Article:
Farm Progress

China moves markets again

Selling in Asian veg oils pressures U.S. soybean futures. (Audio report)

December 14, 2017

2 Min Read

Traders have long watched China for news about its appetite for U.S. soybeans. But today they focused on the world’s largest country for another reason. Weakness in Chinese soybean oil futures frustrated an attempt at a comeback in Chicago soybeans overnight. China is also partly responsible for the big spike in nitrogen prices around the world, with U.S. prices rising again this week.

Bryce Knorr discusses overnight market moves with Pam Jahnke, Wisconsin Farm Report, and you can listen using the audio tool below.

Senior Editor Bryce Knorr first joined Farm Futures Magazine in 1987. In addition to analyzing and writing about the commodity markets, he is a former futures introducing broker and is a registered Commodity Trading Advisor. He conducts Farm Futures exclusive surveys on acreage, production and management issues and is one of the analysts regularly contracted by business wire services before major USDA crop reports. Besides the Morning Call on www.FarmFutures.com he writes weekly reviews for corn, soybeans, and wheat that include selling price targets, charts and seasonal trends. His other weekly reviews on basis, energy, fertilizer and financial markets and feature price forecasts for key crop inputs. A journalist with 38 years of experience, he received the Master Writers Award from the American Agricultural Editors Association. And you can follow Farm Futures throughout the day on Twitter at www.twitter.com/farmfutures, and be sure to like or follow the new Farm Futures Facebook page.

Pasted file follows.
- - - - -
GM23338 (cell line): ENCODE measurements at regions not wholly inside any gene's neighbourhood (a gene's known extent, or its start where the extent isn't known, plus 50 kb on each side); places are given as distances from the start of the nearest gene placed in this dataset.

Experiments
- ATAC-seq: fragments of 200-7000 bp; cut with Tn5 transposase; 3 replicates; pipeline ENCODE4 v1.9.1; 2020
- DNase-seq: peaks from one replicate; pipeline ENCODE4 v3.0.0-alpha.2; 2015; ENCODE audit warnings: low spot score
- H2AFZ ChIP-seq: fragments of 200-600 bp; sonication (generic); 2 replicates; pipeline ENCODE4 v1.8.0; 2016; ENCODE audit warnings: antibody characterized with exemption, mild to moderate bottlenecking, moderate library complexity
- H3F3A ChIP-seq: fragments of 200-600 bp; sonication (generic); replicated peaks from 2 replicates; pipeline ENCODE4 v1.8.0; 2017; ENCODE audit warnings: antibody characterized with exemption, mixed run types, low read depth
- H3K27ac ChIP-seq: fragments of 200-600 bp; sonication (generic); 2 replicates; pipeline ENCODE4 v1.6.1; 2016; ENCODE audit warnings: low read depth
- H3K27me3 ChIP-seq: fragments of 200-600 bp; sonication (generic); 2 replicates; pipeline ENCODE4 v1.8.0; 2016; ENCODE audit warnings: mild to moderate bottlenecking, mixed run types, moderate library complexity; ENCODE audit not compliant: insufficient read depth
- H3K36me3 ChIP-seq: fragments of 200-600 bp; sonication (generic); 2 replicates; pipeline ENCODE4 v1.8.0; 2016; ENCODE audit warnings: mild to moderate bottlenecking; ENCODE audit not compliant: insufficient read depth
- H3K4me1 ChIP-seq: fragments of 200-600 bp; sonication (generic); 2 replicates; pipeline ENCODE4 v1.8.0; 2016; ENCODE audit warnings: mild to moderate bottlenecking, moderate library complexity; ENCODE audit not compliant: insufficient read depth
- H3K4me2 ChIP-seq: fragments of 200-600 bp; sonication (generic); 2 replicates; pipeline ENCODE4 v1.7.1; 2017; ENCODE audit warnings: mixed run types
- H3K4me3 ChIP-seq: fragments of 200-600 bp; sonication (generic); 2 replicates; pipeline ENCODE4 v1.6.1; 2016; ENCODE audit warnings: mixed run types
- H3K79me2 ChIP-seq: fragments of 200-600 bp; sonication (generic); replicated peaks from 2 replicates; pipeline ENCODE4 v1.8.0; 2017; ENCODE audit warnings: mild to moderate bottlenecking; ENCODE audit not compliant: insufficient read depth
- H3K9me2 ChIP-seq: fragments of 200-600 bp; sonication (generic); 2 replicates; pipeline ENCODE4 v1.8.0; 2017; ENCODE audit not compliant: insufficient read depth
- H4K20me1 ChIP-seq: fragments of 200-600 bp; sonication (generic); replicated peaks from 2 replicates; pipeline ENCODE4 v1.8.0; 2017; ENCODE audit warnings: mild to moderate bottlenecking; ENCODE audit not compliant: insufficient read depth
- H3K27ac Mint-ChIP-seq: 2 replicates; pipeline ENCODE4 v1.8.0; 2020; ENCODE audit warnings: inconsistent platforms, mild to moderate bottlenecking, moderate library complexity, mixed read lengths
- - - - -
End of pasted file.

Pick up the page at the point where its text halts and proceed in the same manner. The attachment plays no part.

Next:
Pam Jahnke is Farm Director of the Wisconsin Farm Report that is carried on 16 stations in Wisconsin.  Known as the "Fabulous Farm Babe" Pam studied broadcast journalism and broad area agriculture at the University of Wisconsin - River Falls. After college, Pam moved into her chosen field, doing farm broadcasting, radio and television, from Green Bay to Eau Claire, WI - and she's never looked back.  Pam often says she feels like farm broadcasting and communicating on behalf of food producers is exactly what she was made for. Pam has been named "Friend of Agriculture" by the Wisconsin Department of Agriculture for her assistance in raising awareness of the "Harvest of Hope" program. She has also served as president of the National Association of Farm Broadcasting.

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